The Milwaukee County Parks System's Chester W. Grobschmidt Pool is located behind South Milwaukee City Hall.

William Grobschmidt also was mayor of South Milwaukee in the 1920s. So surely the county’s Grobschmidt swimming pool behind South Milwaukee City Hall was named for him.

But that’s wrong, according to David Kieck.

David Kieck followed Chet Grobschmidt's (photo far left) nearly 30 years of service as South Milwaukee mayor.
Susan Bence
David Kieck followed Chester Grobschmidt's (far left photo) nearly 30 years of service as South Milwaukee mayor.

David is a former mayor of South Milwaukee and served after Mayor Chester Grobschmidt. That’s William Grobschmidt’s cousin, and the second Grobschmidt in our story.

David says Chester, everyone in town calls him Chet by the way, began his time as mayor in 1966.

"I had the privilege of following Mayor Chet [who] served our community for 28 years. He’s a person you would want to emulate because he made people happy. He inspired me to serve the community," he shares.

Turns out when the pool in South Milwaukee was named, Milwaukee County was tipping its symbolic hat to Chet. The city also named its senior center after him. I hoped to chat with the still very vital former mayor but the timing was not right for the 100-plus-year-old.

To this day, you talk to the citizens in the community, they remember Chet. Former South Milwaukee mayor David Kieck.
Susan Bence
To this day when you talk to the citizens in the community, they remember Chet, says former South Milwaukee Mayor David Kieck.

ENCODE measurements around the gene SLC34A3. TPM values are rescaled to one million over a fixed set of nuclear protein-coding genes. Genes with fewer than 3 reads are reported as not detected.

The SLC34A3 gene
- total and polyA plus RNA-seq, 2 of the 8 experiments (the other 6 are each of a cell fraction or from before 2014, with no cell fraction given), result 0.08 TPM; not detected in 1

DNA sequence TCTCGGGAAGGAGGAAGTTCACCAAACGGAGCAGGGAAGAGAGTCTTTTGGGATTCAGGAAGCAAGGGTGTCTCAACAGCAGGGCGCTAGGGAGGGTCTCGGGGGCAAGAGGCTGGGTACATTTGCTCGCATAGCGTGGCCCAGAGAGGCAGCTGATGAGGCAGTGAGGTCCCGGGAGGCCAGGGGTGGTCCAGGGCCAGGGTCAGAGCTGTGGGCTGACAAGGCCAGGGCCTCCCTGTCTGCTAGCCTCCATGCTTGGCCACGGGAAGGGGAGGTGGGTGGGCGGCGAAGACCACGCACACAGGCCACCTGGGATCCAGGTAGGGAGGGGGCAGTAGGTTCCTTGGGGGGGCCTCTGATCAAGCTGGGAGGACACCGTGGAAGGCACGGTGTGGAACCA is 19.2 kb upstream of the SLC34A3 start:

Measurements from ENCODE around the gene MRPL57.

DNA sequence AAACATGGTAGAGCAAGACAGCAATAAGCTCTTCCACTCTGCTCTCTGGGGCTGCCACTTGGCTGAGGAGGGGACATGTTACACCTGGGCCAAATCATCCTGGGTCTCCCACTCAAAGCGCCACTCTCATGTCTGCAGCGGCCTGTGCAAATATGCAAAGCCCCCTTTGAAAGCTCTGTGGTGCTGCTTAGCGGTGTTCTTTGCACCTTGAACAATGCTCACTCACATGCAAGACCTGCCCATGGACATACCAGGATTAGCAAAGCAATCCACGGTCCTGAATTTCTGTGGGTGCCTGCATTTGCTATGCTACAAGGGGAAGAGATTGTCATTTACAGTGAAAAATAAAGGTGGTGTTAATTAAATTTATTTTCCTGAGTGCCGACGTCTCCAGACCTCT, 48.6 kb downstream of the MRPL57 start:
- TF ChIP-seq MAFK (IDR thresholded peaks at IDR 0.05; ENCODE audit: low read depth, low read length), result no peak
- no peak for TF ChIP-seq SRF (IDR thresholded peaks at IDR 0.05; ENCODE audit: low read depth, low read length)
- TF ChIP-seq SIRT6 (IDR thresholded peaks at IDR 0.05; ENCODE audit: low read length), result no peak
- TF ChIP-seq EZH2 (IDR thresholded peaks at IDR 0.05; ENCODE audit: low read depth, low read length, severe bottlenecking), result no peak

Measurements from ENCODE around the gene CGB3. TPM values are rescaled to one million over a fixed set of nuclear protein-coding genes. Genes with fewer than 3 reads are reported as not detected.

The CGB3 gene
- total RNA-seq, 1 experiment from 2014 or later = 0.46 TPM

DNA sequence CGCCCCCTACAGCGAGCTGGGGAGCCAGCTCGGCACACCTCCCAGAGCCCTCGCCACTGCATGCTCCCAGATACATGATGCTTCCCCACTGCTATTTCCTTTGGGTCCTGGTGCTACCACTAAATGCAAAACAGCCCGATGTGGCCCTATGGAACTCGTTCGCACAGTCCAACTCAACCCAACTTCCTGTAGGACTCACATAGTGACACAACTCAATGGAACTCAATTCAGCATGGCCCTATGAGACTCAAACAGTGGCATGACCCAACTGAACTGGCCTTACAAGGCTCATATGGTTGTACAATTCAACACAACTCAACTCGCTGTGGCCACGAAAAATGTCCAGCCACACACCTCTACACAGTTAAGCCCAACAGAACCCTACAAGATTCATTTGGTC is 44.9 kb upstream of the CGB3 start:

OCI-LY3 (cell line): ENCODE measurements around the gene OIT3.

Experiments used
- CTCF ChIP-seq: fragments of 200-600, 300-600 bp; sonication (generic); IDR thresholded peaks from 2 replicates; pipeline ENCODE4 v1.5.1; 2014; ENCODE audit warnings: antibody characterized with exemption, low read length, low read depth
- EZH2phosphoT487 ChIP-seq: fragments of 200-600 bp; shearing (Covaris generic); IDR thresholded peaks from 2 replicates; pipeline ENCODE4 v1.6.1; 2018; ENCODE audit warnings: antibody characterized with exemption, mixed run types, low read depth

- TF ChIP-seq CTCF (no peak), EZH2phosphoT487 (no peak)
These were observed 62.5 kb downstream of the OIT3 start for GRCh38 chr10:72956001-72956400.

But I did connect with his daughter-in-law, Barb, who was married to the late Rick Grobschmidt, the third Grobschmidt in our story. Rick also has a site named in his honor.

Rick, Chet's son, grew up in South Milwaukee, taught at its high school and served nearly two decades in the state Legislature. He died in 2016.

"[Rick] just loved people and he was a great listener, a collaborator, mediator. He would resolve issues," Barb says.

After a four year effort Barb Grobschmidt is thrilled her husband Rick's legacy is memorialized on the pedestrian bridge within Lakeshore State Park in downtown Milwaukee.
Courtesy of Barbara Grobschmidt
After a four year effort, Barb Grobschmidt is thrilled her husband Rick's legacy is memorialized on the pedestrian bridge within Lakeshore State Park in downtown Milwaukee.

When Rick died, Barb says his fans in state government helped her start working on a memorial befitting his spirit. "We approached the Assembly and Senate in 2017, [which] was less than a year after he died, and one of the state senators suggested the bridge —[it] is just stunning," she says.

Two men. One standing and other in a wheelchair.
Courtesy of Barbara Groschmidt
Chet Grobschmidt at the celebration of his son's legacy at Lakeshore State Park in October 2021. To his left is then South Milwaukee Mayor Erik Brooks.

It is the pedestrian bridge within Lakeshore State Park, just north o the Summerfest grounds along Lake Michigan. Barb says it seemed perfect because Rick helped spearhead the park. "It did get going with Tommy Thompson and Rick. Rick met with people on both sides of the aisle and got support," she recalls.

The memorial required legislation, which then-Gov. Scott Walker signed. But Barb says it would be nearly four years before the plaque would adorn the stunning bridge.

"I was anxious — with Rick’s father being 101 [years old] that it get done. We squeezed it in October on the 16th [2021] and it was a beautiful day. It seemed like a perfect metaphor with the shiny bright bridge. I imagined as we stepped forward that Rick is there to carry us across, as he was a true bridge builder" Barb says.

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Susan is WUWM's environmental reporter.